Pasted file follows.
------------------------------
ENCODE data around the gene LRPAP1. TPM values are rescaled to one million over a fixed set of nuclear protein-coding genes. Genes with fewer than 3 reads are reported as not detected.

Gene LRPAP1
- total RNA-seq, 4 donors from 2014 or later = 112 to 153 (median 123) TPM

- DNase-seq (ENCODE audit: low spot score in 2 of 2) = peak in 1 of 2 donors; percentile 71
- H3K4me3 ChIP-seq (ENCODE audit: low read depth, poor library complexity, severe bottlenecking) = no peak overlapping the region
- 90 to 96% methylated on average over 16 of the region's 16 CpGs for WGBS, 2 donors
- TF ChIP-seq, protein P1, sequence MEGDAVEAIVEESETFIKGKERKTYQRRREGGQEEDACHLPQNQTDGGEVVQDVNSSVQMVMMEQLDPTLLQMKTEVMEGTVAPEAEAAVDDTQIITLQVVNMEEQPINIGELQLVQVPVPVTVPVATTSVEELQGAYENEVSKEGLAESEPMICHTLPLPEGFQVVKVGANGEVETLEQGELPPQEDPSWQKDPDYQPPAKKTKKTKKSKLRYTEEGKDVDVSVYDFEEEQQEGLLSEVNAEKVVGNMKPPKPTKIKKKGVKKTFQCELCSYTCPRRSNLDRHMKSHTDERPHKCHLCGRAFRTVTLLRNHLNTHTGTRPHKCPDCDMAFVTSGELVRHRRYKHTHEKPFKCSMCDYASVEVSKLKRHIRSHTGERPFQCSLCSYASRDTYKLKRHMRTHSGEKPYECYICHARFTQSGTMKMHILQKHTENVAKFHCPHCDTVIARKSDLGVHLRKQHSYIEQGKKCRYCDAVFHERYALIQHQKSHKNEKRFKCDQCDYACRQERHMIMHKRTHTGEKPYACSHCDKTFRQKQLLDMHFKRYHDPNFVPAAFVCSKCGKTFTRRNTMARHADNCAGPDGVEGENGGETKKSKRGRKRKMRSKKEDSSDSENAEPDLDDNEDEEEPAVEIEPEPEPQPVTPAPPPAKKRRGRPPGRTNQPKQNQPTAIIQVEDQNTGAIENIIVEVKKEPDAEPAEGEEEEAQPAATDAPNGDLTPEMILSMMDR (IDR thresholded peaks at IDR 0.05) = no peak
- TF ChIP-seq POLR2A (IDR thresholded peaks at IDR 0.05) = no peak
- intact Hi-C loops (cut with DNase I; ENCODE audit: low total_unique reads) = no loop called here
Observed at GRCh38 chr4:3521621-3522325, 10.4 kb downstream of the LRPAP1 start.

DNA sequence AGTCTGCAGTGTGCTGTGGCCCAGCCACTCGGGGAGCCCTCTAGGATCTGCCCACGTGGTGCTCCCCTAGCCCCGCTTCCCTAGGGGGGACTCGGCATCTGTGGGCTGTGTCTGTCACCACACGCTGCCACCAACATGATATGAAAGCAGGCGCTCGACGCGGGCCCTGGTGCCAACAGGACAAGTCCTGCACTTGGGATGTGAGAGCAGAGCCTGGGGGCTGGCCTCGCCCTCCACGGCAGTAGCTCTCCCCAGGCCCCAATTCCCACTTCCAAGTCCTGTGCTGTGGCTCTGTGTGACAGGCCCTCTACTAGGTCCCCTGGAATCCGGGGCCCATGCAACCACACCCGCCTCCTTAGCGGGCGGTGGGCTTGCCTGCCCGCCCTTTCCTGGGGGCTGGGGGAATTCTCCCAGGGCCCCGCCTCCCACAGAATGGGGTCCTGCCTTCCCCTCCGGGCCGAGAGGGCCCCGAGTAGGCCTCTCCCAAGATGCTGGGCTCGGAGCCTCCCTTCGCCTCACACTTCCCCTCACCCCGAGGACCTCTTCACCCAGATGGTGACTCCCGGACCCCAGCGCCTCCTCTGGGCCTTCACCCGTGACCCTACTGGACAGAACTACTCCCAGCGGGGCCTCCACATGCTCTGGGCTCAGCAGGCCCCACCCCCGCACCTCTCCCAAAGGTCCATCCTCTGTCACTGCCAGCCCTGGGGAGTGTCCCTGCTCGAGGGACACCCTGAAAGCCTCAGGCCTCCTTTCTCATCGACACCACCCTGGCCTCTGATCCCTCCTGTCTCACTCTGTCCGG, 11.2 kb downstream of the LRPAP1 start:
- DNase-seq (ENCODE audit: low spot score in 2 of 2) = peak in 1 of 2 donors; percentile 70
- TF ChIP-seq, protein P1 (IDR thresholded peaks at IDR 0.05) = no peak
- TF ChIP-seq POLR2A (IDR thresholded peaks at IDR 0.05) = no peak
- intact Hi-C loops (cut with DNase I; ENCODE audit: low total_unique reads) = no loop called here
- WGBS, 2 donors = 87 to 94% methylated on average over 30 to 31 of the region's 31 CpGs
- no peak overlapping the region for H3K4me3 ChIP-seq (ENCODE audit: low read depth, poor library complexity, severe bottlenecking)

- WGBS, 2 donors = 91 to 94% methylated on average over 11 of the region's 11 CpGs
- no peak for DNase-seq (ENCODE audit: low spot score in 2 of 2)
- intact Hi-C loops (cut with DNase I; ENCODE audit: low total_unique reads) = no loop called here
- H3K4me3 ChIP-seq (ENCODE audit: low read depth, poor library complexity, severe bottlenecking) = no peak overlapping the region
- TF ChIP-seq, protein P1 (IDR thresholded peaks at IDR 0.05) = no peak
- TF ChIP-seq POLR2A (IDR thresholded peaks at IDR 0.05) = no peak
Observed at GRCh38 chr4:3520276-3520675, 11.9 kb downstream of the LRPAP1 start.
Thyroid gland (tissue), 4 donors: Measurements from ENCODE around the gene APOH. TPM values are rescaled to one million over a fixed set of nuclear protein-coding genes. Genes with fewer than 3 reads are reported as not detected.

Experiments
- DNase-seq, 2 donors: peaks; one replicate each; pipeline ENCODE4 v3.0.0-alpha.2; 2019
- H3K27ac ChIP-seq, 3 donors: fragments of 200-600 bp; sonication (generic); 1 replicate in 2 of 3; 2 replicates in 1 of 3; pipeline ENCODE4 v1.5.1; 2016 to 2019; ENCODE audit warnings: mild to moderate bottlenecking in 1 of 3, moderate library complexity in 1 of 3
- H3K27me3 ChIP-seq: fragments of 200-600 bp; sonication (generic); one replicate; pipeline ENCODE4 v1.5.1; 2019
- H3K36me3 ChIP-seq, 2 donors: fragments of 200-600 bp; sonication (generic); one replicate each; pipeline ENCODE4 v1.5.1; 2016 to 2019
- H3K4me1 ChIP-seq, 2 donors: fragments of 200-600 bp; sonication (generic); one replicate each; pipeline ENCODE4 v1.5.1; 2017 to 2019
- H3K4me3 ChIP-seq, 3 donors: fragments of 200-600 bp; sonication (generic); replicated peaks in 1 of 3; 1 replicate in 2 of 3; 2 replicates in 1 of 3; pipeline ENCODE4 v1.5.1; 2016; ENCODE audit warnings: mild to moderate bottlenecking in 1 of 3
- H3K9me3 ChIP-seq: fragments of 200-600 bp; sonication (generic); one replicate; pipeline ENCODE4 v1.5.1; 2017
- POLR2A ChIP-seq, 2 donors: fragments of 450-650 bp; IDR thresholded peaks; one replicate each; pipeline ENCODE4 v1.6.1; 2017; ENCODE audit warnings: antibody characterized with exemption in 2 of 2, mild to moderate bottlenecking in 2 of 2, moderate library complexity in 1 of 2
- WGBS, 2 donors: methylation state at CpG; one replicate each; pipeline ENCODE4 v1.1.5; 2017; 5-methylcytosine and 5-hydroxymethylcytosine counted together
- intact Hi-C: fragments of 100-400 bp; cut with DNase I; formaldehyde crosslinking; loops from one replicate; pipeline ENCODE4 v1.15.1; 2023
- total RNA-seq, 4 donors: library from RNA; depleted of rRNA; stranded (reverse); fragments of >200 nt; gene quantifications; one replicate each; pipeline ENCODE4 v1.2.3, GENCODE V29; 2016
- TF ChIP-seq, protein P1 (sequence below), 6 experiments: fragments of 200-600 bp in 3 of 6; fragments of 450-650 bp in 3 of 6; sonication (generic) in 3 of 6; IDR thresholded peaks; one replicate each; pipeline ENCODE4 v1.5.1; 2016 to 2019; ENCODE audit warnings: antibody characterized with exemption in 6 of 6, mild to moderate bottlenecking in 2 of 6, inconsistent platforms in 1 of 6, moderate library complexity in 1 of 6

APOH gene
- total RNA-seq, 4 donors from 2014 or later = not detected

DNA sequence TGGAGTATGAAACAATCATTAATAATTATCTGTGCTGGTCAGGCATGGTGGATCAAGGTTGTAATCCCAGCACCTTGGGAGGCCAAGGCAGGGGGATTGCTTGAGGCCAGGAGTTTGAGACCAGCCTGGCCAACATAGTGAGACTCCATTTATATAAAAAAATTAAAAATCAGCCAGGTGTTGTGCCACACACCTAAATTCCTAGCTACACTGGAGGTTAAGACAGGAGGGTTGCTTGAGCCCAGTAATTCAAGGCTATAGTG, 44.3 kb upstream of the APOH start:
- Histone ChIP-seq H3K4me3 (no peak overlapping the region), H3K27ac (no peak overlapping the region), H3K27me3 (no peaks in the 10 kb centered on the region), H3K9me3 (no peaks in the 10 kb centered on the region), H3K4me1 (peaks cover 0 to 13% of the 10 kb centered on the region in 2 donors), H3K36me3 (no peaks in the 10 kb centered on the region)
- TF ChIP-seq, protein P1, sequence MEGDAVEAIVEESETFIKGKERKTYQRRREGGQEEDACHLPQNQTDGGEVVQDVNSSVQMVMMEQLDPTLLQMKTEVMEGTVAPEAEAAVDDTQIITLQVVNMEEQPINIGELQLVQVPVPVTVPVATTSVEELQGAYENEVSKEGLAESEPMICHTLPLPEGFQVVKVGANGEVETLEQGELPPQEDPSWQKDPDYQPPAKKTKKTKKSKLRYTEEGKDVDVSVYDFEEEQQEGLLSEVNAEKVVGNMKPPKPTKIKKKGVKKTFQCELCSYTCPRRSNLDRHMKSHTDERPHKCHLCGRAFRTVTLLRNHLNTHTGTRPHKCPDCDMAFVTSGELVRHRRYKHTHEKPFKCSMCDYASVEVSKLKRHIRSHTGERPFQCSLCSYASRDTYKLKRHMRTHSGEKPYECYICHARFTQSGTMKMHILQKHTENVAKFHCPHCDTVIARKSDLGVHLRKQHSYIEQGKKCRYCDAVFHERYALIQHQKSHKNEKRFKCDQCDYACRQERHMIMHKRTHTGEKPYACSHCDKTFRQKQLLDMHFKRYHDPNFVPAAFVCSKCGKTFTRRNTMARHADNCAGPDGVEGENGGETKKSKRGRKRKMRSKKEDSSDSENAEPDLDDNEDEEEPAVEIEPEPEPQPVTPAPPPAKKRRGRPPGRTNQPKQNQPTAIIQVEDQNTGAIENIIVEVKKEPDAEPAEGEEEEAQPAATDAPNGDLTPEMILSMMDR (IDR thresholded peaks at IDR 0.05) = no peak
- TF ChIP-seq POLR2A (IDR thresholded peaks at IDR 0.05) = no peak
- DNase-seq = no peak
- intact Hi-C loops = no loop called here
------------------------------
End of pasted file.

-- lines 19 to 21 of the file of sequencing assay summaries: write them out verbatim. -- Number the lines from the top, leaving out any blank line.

- no peak for DNase-seq (ENCODE audit: low spot score in 2 of 2)
- intact Hi-C loops (cut with DNase I; ENCODE audit: low total_unique reads) = no loop called here
- H3K4me3 ChIP-seq (ENCODE audit: low read depth, poor library complexity, severe bottlenecking) = no peak overlapping the region